In the decades immediately after the Second World War, Harvard reformed its admissions policies, as it sought students from a more diverse applicant pool. Whereas Harvard undergraduates had been almost exclusively white, upper-class alumni of select New England "feeder schools" such as Andover and Groton, increasing numbers of international, minority, and working-class students had, by the late 1960s, altered the ethnic and socio-economic makeup of the college. Nonetheless, Harvard's undergraduate population remained predominantly male, with about four men attending Harvard College for every woman studying at Radcliffe, founded in 1879, as the "Harvard Annex" for women Following the merger of Harvard and Radcliffe admissions in 1977, the proportion of female undergraduates steadily increased, mirroring a trend throughout higher education in the United States. Harvard's graduate schools, which had accepted females and other groups in greater numbers even before the college, also became more diverse in the post-war period. In 1999, Radcliffe College merged formally with Harvard University, becoming the Radcliffe Institute for Advanced Study.
While Harvard made efforts to recruit women and minorities and to be more involved with social and world issues, the emphasis on learning the process of critical thinking over acquiring knowledge has led to criticism that Harvard has "abdicated its core responsibility to decide what undergraduates ought to learn and has abandoned any effort to shape students' moral character."
The early twenty-first century saw some significant changes, however. In the aftermath of Hurricane Katrina, Harvard, along with numerous other institutions of higher education across the United States and Canada, offered to take in students from the Gulf region who were unable to attend universities and colleges that were closed for the fall semester. Twenty-five students were admitted to the College, and the Law School made similar arrangements. Tuition was not charged and housing was provided.
On June 30, 2006, then-President of Harvard Lawrence H. Summers resigned after a whirlwind of controversies (stemming partially from comments he made on a possible correlation between gender and success in certain academic fields). Derek Bok, who had served as President of Harvard from 1971–1991, returned to serve as an interim president until a permanent replacement could be found. On February 8, 2007, The Harvard Crimson announced that Drew Gilpin Faust had been selected as the next president, the first woman to serve in the position.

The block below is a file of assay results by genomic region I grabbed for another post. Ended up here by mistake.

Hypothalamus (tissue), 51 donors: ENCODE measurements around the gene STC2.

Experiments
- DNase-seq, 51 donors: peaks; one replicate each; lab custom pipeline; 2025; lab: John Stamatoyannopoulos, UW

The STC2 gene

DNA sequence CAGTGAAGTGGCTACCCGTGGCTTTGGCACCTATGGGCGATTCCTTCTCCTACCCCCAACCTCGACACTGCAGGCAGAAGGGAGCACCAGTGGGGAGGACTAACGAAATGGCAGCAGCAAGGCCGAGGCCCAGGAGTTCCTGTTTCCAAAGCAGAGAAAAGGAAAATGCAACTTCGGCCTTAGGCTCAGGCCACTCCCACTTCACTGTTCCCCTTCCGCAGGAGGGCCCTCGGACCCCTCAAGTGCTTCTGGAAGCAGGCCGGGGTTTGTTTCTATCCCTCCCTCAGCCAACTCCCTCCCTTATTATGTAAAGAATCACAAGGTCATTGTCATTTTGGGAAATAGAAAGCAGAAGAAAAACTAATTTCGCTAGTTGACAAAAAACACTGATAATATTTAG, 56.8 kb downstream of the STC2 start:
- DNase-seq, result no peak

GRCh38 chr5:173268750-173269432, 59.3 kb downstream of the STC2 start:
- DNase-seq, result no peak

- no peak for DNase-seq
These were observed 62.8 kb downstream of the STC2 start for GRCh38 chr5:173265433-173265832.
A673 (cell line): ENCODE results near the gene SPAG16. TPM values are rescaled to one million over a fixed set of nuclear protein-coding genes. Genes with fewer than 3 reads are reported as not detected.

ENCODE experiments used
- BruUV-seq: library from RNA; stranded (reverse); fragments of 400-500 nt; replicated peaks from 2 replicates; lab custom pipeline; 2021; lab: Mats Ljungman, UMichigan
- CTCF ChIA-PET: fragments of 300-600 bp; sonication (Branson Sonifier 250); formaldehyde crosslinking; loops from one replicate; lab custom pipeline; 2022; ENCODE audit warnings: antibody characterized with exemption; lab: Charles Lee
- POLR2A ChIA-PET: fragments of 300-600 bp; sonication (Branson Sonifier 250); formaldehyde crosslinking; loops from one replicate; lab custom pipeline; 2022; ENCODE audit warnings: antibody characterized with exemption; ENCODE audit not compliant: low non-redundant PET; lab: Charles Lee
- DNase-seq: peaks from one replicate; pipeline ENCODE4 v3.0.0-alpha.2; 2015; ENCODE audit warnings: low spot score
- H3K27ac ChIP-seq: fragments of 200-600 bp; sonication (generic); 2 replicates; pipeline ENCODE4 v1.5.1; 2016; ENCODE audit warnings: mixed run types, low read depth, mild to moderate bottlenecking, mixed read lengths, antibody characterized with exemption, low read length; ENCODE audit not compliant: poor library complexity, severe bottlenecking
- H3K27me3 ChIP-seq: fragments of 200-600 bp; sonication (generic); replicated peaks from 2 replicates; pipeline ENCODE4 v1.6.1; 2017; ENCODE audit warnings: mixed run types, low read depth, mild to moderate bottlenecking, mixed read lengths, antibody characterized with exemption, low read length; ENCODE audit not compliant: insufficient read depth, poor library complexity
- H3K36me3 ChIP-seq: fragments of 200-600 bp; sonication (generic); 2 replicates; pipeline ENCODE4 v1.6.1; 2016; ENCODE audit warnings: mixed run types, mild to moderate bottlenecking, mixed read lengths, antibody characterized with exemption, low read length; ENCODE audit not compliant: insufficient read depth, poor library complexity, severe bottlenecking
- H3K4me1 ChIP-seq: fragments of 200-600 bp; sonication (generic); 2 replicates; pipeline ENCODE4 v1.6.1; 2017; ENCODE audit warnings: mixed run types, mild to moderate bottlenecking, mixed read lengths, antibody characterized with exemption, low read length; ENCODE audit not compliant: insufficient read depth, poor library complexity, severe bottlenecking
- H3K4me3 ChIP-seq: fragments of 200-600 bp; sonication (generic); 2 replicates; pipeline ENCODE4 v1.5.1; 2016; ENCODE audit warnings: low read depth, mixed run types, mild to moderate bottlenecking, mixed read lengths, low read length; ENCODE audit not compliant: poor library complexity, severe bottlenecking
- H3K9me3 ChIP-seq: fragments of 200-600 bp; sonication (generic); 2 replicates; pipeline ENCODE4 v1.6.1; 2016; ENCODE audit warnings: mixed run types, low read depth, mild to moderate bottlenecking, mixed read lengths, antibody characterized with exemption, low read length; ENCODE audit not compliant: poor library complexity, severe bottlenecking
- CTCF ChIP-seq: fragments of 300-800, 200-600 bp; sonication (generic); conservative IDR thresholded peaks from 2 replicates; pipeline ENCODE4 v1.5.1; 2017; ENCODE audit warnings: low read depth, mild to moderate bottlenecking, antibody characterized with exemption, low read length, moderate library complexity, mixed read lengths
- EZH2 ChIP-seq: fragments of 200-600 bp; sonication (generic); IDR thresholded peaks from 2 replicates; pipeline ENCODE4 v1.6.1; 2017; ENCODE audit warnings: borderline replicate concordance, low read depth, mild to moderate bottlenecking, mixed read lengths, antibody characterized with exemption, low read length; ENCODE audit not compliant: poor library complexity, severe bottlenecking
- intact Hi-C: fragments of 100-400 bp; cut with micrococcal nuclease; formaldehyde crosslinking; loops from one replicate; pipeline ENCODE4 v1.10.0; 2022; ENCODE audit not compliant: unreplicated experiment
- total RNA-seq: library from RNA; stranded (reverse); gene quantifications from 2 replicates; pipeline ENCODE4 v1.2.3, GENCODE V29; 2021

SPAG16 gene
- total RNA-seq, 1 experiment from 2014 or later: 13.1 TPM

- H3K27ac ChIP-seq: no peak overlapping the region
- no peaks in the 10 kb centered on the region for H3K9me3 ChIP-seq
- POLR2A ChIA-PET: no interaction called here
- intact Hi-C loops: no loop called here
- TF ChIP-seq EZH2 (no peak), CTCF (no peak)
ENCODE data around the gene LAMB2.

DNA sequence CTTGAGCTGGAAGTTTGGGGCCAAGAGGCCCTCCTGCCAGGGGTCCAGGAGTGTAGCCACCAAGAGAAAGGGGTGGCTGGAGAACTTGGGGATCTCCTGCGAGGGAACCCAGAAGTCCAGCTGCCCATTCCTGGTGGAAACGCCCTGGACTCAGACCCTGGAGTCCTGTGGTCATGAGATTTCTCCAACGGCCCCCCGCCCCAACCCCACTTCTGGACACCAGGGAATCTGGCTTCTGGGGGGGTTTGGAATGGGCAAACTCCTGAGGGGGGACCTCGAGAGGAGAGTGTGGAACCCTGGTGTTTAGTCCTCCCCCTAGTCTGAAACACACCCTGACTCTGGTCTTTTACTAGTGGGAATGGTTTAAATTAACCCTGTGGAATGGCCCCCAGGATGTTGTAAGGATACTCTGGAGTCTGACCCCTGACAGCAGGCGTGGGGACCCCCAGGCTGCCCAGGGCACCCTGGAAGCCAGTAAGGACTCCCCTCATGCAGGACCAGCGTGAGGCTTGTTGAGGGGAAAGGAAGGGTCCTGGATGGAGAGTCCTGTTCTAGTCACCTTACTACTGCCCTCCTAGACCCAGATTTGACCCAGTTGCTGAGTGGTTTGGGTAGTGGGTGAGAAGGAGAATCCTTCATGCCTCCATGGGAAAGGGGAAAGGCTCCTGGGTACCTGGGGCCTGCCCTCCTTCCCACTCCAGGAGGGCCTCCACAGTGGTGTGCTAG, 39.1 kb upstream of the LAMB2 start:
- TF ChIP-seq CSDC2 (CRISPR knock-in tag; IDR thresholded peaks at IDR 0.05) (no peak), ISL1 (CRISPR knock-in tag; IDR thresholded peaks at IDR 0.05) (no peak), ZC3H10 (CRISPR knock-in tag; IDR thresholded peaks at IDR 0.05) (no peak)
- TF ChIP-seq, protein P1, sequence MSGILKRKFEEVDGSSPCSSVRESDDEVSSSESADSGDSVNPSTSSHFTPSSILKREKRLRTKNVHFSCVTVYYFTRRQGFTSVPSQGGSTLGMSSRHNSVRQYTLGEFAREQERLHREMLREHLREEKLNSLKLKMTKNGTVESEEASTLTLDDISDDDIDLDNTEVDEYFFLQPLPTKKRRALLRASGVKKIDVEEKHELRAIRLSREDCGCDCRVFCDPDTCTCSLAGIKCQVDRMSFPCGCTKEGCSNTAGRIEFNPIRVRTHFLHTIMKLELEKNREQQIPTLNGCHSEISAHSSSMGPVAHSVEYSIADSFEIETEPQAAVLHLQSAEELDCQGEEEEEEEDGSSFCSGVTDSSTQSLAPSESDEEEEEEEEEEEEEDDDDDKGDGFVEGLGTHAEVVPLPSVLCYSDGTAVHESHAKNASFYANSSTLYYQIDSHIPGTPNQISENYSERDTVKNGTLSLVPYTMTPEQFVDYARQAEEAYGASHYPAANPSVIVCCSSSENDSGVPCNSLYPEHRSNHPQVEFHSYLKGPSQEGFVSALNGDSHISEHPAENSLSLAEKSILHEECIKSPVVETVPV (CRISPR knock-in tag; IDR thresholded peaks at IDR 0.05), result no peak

During a campus news conference on campus Faust stated, "I hope that my own appointment can be one symbol of an opening of opportunities that would have been inconceivable even a generation ago." But she also added, "I'm not the woman president of Harvard, I'm the president of Harvard."
The Harvard University Library System, centered on Widener Library in Harvard Yard and comprising over 90 individual libraries and over 15.3 million volumes, is one of the largest library collections in the world. Cabot Science Library, Lamont Library, and Widener Library are three of the most popular libraries for undergraduates to use, with easy access and central locations. Houghton Library is the primary repository for Harvard's rare books and manuscripts. America's oldest collection of maps, gazetteers, and atlases both old and new is stored in Pusey Library and open to the public. The largest collection of East-Asian language material outside of East Asia is held in the Harvard-Yenching Library.
Harvard operates several arts, cultural, and scientific museums:
Harvard has several athletic facilities, such as the Lavietes Pavilion, a multi-purpose arena and home to the Harvard basketball teams. The Malkin Athletic Center, known as the "MAC," serves both as the university's primary recreation facility and as a satellite location for several varsity sports. The five story building includes two cardio rooms, an Olympic-size swimming pool, a smaller pool for aquaerobics and other activities, a mezzanine, where all types of classes are held at all hours of the day, and an indoor cycling studio, three weight rooms, and a three-court gym floor to play basketball. The MAC also offers personal trainers and specialty classes. The MAC is also home to Harvard volleyball, fencing, and wrestling. The offices of women's field hockey, lacrosse, soccer, softball, and men's soccer are also in the MAC.
Weld Boathouse and Newell Boathouse house the women's and men's rowing teams, respectively. The men's crew also uses the Red Top complex in Ledyard CT, as their training camp for the annual Harvard-Yale Regatta. The Bright Hockey Center hosts the Harvard hockey teams, and the Murr Center serves both as a home for Harvard's squash and tennis teams as well as strength and conditioning center for all athletic sports.
As of 2006, there were 41 Division I intercollegiate varsity sports teams for women and men at Harvard, more than at any other NCAA Division I college in the country. As with other Ivy League universities, Harvard does not offer athletic scholarships.
The main campus is centered around Harvard Yard in central Cambridge, and extends into the surrounding Harvard Square neighborhood. The Harvard Business School and many of the university's athletics facilities, including Harvard Stadium, are located in Allston, on the other side of the Charles River from Harvard Square. Harvard Medical School and the Harvard School of Public Health are located in the Longwood Medical and Academic Area in Boston.